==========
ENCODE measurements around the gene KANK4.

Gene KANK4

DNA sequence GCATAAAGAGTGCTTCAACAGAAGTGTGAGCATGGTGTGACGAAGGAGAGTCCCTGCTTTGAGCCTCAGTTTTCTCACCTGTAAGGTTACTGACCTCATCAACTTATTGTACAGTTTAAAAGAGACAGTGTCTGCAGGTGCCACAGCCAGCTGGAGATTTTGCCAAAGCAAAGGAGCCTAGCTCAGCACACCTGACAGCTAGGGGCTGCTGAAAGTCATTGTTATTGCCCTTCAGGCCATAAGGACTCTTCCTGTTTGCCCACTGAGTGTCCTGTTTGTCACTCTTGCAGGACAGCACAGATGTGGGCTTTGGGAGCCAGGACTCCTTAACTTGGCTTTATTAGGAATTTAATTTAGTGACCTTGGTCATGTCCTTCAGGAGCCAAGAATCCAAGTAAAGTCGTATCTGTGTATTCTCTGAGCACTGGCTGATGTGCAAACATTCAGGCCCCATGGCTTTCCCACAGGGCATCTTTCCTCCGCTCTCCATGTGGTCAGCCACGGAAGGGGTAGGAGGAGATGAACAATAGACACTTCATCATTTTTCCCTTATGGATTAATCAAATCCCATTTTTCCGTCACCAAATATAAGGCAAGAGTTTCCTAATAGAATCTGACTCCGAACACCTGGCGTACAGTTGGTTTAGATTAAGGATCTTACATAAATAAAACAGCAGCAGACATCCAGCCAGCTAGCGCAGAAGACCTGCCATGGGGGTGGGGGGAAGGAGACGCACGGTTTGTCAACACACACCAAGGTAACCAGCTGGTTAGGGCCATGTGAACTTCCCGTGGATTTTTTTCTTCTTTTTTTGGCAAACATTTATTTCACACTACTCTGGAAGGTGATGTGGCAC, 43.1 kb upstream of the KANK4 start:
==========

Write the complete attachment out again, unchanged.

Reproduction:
ENCODE measurements around the gene KANK4.

Gene KANK4

DNA sequence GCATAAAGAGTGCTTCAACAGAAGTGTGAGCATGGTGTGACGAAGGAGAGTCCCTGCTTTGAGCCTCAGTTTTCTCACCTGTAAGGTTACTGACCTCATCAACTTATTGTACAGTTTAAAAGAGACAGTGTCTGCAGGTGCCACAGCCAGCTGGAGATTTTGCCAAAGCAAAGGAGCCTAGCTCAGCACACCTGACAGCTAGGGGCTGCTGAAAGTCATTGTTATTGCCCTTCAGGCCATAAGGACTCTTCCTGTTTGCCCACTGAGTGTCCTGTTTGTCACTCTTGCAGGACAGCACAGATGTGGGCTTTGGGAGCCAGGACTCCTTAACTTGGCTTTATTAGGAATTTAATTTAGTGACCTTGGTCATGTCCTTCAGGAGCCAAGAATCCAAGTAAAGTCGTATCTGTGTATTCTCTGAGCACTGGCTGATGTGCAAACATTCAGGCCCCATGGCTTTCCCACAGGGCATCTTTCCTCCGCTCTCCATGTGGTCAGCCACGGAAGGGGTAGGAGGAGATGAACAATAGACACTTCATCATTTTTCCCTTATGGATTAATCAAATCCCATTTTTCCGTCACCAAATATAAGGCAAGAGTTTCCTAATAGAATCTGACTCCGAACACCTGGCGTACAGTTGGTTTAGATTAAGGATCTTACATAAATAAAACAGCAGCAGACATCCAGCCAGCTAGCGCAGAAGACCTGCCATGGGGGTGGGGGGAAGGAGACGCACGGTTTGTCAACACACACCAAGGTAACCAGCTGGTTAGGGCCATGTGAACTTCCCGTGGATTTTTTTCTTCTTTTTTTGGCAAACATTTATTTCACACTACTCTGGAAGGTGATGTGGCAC, 43.1 kb upstream of the KANK4 start: